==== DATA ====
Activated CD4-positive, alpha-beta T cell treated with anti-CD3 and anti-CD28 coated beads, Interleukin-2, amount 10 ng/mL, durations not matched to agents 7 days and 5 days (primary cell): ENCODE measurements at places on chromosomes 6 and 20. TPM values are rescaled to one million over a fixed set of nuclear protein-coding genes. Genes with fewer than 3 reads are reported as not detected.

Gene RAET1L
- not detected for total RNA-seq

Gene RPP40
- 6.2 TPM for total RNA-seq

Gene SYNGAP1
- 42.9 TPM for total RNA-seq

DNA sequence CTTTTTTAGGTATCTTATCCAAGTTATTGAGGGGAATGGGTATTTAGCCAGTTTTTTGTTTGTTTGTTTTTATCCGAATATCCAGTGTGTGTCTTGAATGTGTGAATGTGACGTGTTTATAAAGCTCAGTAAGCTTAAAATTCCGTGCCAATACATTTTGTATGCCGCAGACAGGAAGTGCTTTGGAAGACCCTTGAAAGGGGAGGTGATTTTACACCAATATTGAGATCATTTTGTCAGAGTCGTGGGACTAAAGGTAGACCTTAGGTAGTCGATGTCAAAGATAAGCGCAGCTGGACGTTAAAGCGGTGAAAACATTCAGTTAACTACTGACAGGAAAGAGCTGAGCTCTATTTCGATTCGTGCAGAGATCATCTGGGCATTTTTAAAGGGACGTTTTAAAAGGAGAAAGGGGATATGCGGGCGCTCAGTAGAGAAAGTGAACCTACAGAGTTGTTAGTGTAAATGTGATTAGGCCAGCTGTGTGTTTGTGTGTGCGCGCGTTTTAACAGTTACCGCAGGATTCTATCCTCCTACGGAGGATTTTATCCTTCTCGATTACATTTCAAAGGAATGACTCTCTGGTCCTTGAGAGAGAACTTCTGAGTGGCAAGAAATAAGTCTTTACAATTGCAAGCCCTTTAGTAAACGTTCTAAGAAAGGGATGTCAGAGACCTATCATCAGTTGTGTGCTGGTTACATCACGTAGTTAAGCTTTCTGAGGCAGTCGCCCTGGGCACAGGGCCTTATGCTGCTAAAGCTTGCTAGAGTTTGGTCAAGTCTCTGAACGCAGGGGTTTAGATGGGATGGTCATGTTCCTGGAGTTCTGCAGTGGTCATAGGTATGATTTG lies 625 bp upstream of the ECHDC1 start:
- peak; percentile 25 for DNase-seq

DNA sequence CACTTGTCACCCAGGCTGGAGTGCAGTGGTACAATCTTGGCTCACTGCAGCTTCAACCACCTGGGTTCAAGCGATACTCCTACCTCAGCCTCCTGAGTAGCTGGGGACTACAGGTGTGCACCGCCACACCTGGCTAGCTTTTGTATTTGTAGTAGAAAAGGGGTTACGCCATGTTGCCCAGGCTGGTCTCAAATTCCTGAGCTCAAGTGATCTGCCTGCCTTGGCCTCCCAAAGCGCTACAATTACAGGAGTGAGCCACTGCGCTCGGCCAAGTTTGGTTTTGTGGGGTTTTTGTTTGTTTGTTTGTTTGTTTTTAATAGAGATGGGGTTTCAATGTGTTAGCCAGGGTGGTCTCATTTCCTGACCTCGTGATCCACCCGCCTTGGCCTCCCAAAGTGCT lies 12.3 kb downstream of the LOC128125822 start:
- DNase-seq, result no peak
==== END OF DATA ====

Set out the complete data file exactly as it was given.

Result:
Activated CD4-positive, alpha-beta T cell treated with anti-CD3 and anti-CD28 coated beads, Interleukin-2, amount 10 ng/mL, durations not matched to agents 7 days and 5 days (primary cell): ENCODE measurements at places on chromosomes 6 and 20. TPM values are rescaled to one million over a fixed set of nuclear protein-coding genes. Genes with fewer than 3 reads are reported as not detected.

Gene RAET1L
- not detected for total RNA-seq

Gene RPP40
- 6.2 TPM for total RNA-seq

Gene SYNGAP1
- 42.9 TPM for total RNA-seq

DNA sequence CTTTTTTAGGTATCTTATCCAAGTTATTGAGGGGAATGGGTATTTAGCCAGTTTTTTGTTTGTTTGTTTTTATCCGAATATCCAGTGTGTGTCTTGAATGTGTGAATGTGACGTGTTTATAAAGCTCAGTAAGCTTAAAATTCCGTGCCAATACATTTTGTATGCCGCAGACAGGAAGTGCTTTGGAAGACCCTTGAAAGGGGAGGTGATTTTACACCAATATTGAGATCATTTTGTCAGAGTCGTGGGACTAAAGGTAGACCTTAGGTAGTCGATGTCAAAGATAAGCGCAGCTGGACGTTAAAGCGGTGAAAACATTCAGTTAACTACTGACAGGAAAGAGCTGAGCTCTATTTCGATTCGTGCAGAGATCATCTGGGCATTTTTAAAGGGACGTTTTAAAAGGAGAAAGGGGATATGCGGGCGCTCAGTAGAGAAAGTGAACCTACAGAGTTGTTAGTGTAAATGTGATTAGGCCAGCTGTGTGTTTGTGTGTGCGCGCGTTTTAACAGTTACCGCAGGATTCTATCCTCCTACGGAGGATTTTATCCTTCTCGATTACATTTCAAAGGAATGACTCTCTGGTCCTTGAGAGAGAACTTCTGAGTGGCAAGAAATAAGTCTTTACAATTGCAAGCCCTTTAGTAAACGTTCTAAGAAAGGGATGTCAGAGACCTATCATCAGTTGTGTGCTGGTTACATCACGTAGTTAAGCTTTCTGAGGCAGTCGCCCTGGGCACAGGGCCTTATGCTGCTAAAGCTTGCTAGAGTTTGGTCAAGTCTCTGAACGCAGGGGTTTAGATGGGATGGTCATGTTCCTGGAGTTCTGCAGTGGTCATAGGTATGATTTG lies 625 bp upstream of the ECHDC1 start:
- peak; percentile 25 for DNase-seq

DNA sequence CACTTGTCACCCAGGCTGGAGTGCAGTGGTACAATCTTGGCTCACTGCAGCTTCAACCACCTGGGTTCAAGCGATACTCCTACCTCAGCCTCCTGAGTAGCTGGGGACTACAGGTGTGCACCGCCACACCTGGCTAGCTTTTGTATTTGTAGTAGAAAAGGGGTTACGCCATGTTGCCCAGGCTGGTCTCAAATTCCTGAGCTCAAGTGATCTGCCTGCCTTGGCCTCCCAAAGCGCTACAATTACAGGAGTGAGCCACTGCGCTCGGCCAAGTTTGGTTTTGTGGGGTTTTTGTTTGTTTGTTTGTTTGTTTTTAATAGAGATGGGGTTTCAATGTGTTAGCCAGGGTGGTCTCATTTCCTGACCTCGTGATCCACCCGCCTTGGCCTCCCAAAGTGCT lies 12.3 kb downstream of the LOC128125822 start:
- DNase-seq, result no peak